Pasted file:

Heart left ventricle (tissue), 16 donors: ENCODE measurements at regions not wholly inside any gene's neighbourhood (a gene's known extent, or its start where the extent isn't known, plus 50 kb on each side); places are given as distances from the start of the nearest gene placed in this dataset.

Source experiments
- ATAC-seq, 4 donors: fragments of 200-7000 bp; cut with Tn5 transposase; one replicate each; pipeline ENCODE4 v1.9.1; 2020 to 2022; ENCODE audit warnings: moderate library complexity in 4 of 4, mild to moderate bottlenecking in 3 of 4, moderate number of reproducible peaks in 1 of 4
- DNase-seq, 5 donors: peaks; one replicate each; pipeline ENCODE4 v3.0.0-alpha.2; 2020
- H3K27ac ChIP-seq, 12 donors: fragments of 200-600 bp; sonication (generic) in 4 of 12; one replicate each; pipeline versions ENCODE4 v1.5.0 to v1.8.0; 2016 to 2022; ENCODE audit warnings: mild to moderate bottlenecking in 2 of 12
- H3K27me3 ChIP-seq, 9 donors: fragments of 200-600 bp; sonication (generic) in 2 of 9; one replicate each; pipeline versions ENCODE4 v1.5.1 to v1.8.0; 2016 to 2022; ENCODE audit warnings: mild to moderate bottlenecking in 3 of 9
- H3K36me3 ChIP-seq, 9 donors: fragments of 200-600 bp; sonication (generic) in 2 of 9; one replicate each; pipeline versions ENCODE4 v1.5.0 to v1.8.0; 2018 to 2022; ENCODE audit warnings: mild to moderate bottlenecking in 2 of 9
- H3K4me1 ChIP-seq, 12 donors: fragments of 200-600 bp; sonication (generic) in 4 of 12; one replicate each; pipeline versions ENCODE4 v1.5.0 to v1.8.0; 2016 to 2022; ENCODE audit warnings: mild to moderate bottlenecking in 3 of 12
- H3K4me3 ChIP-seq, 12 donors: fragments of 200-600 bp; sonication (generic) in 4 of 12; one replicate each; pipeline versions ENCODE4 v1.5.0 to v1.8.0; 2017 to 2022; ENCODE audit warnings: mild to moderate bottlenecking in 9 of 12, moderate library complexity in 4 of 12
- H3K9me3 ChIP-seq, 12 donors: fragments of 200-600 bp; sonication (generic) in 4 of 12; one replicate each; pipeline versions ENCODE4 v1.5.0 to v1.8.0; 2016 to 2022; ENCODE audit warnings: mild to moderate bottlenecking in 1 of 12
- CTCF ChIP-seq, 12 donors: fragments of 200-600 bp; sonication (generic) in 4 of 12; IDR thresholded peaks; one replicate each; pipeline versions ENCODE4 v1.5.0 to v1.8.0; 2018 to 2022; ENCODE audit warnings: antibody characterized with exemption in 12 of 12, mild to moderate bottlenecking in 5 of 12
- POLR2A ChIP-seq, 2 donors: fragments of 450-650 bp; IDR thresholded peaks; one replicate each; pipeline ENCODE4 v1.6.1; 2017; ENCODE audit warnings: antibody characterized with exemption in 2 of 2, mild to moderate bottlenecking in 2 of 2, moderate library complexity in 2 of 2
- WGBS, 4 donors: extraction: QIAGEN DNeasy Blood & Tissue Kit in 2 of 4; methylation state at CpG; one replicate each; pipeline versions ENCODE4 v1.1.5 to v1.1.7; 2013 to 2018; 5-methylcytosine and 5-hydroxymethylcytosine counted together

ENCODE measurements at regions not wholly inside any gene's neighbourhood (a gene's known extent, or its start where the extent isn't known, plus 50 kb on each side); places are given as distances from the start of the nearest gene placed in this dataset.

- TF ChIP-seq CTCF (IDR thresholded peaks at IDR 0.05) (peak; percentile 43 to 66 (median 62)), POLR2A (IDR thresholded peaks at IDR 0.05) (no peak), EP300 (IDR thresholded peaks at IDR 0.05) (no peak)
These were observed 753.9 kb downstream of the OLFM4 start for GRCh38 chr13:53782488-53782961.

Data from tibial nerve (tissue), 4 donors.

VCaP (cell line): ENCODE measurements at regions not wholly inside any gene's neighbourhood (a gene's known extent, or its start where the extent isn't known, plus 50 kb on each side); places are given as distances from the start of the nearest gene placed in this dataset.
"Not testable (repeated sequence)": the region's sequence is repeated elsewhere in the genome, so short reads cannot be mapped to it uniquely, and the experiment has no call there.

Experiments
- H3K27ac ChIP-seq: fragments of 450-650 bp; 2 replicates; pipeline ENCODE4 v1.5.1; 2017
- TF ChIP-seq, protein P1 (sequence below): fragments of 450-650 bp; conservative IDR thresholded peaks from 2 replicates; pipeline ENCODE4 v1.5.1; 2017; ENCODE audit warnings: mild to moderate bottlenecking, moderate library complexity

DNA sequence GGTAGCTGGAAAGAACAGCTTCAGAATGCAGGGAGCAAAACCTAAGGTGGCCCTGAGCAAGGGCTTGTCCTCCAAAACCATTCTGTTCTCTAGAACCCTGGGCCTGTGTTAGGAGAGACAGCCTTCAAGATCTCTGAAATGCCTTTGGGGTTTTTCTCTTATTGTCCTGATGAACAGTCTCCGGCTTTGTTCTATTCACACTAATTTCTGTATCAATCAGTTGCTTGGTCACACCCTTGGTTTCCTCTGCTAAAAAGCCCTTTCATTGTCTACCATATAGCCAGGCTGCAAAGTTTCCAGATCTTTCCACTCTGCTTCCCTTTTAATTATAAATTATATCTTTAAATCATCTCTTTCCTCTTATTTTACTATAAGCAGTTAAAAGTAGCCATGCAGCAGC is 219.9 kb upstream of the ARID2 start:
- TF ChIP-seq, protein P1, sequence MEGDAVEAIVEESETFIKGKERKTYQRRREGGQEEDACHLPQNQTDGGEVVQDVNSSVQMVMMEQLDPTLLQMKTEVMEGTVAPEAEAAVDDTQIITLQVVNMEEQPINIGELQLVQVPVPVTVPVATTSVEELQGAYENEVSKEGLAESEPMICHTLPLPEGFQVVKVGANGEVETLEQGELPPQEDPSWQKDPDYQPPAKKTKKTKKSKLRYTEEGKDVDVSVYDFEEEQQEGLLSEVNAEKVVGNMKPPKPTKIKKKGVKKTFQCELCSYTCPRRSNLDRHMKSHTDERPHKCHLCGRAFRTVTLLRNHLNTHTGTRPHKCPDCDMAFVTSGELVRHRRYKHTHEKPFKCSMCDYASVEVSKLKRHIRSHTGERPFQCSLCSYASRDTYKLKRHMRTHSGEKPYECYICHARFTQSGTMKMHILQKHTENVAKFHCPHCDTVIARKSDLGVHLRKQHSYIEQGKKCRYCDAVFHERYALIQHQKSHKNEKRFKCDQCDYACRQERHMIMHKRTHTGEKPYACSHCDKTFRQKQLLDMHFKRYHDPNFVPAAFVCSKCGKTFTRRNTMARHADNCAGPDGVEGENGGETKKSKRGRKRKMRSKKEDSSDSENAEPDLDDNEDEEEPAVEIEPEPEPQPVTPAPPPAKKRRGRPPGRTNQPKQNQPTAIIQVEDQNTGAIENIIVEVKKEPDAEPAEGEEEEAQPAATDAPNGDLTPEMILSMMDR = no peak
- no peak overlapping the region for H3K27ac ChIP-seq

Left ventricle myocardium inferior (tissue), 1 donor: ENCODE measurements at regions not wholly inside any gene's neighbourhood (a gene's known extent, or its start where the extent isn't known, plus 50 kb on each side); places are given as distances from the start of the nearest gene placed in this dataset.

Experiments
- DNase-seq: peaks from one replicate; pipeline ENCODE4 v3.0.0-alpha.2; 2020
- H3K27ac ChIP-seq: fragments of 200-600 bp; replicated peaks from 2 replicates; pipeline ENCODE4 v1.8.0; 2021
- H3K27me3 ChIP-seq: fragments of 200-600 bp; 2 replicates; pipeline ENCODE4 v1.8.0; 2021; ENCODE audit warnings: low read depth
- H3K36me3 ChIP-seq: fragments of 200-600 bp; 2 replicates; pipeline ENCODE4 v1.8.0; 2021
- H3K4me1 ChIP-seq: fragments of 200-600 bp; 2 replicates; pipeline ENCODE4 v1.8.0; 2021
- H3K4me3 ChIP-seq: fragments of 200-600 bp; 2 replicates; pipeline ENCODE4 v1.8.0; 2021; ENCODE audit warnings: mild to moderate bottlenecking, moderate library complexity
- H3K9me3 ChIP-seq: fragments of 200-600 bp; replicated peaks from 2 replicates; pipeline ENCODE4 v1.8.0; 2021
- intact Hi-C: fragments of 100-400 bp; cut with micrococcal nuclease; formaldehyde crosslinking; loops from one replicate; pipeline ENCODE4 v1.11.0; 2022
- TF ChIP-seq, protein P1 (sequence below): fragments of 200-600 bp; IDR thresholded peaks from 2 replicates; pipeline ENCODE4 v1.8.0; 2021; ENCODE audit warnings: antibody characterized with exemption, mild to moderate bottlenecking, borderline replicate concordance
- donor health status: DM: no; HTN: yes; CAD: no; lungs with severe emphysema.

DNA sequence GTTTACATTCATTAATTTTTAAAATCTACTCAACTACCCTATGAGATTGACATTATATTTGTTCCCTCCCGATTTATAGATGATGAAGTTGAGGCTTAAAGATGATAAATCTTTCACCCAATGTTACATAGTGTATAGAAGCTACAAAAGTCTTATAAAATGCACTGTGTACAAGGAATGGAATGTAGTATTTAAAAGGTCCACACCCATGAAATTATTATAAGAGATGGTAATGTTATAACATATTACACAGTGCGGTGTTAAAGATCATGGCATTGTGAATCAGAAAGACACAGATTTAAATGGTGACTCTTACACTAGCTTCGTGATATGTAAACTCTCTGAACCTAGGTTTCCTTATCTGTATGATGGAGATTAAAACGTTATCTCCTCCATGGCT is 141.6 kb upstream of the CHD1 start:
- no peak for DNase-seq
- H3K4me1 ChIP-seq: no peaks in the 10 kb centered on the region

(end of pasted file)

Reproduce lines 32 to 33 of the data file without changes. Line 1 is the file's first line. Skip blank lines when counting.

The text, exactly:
- H3K4me1 ChIP-seq: fragments of 200-600 bp; 2 replicates; pipeline ENCODE4 v1.8.0; 2021
- H3K4me3 ChIP-seq: fragments of 200-600 bp; 2 replicates; pipeline ENCODE4 v1.8.0; 2021; ENCODE audit warnings: mild to moderate bottlenecking, moderate library complexity